Leadership involvement is a critical factor in the success of an ideas initiative. If leaders don't support the program or if the program is seen as a side project, employees will feel like the initiative is not being taken seriously. The most successful ideas programs are leader-led and aligned with the businesses' strategic goals. To engage leaders in your idea management initiative, it is important to involve them from the start by presenting a clear business case that outlines the short and long-term benefits. Leaders' support and participation will inspire further engagement, amplify the importance of your program and make it is much more likely to succeed.

Our podcast series 'Listening Leaders' features some great examples of CEO-led ideas initiatives and why listening is at the core of leadership. 

4. Over-Complication

When employees feel like a process is too complicated or time-consuming, they may not engage with enthusiasm. The idea submission process should be easy and user-friendly to allow employees to engage with minimal effort. A steep learning curve will discourage people to take part. Most of us are creatures of habits and naturally resistant to change so make it as easy as possible to engage with new technologies and projects. Equally, if it is too hard for ideas managers to analyze and review ideas, it can lead to a lack of timely follow-through (see point 5) and they can easily become overwhelmed with too many ideas.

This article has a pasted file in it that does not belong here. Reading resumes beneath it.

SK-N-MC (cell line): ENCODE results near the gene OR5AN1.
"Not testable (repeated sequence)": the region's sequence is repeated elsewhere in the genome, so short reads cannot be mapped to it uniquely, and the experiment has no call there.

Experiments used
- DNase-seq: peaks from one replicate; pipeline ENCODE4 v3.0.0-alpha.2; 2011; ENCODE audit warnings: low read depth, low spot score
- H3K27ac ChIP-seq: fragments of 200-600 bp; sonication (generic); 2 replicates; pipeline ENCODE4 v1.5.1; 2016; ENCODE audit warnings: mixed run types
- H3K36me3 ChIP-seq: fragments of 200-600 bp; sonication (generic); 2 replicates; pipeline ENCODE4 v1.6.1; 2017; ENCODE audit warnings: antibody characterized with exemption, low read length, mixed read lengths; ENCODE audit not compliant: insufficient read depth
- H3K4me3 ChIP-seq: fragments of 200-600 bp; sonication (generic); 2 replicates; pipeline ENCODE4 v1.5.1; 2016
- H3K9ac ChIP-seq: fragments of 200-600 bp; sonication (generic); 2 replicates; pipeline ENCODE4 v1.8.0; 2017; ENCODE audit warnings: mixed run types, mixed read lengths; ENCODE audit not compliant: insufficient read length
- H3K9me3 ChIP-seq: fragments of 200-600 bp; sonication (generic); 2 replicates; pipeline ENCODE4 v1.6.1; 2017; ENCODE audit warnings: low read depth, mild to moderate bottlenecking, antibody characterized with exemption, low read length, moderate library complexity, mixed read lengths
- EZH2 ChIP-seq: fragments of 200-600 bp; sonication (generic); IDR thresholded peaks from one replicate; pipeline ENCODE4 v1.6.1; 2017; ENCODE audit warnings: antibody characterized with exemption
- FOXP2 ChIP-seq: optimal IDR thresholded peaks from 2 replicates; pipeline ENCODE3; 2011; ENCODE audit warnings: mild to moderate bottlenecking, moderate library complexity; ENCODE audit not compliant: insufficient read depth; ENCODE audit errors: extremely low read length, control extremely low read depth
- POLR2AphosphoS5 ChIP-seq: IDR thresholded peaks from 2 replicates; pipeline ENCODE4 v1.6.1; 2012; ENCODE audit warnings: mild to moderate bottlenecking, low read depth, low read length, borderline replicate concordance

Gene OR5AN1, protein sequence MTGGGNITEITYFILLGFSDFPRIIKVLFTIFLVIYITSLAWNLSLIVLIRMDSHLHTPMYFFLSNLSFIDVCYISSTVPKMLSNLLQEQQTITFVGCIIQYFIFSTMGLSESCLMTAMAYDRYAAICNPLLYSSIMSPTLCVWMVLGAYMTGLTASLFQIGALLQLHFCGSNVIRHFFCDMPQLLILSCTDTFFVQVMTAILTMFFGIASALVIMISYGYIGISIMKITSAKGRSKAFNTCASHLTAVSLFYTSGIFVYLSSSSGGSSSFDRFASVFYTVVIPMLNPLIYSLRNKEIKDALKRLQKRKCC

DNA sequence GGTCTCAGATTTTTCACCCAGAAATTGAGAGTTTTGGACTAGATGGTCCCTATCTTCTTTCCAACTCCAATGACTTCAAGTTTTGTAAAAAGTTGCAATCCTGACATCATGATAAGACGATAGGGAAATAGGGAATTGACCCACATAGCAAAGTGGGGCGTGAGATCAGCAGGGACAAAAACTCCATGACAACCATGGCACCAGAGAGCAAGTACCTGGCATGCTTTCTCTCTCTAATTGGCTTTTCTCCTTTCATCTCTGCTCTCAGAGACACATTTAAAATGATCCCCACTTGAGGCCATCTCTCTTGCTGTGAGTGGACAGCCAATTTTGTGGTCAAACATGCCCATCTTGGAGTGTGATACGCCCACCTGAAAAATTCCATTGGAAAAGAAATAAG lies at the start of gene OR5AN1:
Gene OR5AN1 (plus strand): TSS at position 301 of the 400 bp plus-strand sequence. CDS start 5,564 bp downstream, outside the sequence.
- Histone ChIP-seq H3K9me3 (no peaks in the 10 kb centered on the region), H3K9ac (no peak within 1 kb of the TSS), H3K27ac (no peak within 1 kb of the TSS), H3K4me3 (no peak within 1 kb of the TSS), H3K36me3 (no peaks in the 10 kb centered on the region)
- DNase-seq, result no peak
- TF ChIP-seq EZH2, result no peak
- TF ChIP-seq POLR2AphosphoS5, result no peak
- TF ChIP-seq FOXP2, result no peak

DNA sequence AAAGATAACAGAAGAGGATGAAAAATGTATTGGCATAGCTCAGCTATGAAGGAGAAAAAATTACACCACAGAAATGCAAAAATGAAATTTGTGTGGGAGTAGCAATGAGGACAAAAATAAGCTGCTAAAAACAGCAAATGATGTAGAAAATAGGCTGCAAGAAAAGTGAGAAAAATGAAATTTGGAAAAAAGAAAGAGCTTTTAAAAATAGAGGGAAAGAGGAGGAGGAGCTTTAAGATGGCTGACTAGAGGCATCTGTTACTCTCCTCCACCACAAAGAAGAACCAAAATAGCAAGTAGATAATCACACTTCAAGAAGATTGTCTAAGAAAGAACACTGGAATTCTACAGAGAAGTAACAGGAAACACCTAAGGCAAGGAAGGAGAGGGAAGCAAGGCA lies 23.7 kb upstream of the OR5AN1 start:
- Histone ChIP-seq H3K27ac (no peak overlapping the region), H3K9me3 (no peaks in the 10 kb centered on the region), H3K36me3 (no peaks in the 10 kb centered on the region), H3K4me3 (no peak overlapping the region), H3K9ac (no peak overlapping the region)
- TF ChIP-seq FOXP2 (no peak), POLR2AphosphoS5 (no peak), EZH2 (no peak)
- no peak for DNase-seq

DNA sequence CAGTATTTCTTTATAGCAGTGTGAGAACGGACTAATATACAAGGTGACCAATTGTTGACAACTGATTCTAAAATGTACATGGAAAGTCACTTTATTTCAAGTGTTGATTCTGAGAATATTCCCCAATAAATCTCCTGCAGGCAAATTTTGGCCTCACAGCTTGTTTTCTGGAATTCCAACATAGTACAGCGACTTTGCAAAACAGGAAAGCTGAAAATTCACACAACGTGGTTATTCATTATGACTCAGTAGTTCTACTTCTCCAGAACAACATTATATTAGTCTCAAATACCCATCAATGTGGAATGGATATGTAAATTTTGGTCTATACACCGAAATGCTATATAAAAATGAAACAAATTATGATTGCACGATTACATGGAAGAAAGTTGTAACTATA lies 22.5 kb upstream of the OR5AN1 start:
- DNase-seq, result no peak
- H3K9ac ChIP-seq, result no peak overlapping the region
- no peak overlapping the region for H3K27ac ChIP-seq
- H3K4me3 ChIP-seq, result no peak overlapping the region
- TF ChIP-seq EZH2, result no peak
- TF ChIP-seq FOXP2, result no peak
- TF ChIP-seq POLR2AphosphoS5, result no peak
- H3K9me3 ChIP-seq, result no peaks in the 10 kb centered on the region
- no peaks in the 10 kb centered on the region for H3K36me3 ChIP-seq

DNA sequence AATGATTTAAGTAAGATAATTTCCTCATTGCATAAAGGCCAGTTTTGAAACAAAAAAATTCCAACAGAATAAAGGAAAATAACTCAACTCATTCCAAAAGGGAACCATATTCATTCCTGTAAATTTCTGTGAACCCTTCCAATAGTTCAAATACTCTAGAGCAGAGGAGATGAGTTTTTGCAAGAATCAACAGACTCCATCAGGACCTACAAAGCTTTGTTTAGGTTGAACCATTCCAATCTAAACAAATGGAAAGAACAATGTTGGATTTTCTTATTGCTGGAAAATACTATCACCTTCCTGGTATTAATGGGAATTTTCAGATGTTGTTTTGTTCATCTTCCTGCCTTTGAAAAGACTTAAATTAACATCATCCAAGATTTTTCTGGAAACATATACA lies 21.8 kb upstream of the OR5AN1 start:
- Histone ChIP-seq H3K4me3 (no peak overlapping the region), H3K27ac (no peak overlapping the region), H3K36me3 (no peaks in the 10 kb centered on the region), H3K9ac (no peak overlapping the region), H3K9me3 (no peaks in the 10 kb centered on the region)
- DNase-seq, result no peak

IT_development_data_0-770x720-1A great solution to maximize adoption and minimize friction is to integrate your program in the tools your employees are already using and familiar with. This could be your intranet like Interact Software or your collaboration tool such as Microsoft Teams. That way, the program will feel like an extension of your employees' existing tech stack and will require minimum learning. 


5. Lack of Follow-Through

The fifth reason your ideas initiative may be failing is due to a lack of follow-through. If employees submit an idea and never hear back, or if their idea is rejected without eason or feedback, they are less likely to continue to submit ideas. Following through, acknowledging the submissions and giving sound and thoughtful feedback actually encourages continued participation because people feel heard and understand the scope of our campaign better, which in turn makes them re-think ideas and submit new and better ones. So by giving good feedback you not only engage people but you ultimately encourage better quality ideas. Time is also of the essence. Timely responses and feedback is important. As much as possible, we recommend automating acknowledgement and ensuring your review process is sound and timely with an integrated approach if that is available. Ideas brought to life off the back of your ideas program are the ultimate follow-through and hugely rewarding for the people who collaborated to make it happen. 


Nestle has successfully brought over 150 ideas that came through their ideas program to life.  


To ensure a successful ideas initiative, make sure your communication is clear, engage employees, and get leadership involved. Keep the process simple and easy to use, and follow up promptly and give feedback. With these tips, you can improve your ideas initiative and see the benefits of engaged and motivated employees. Not only will successful ideas initiatives help your business, but it will also make your employees feel valued and invested in the success of your organization.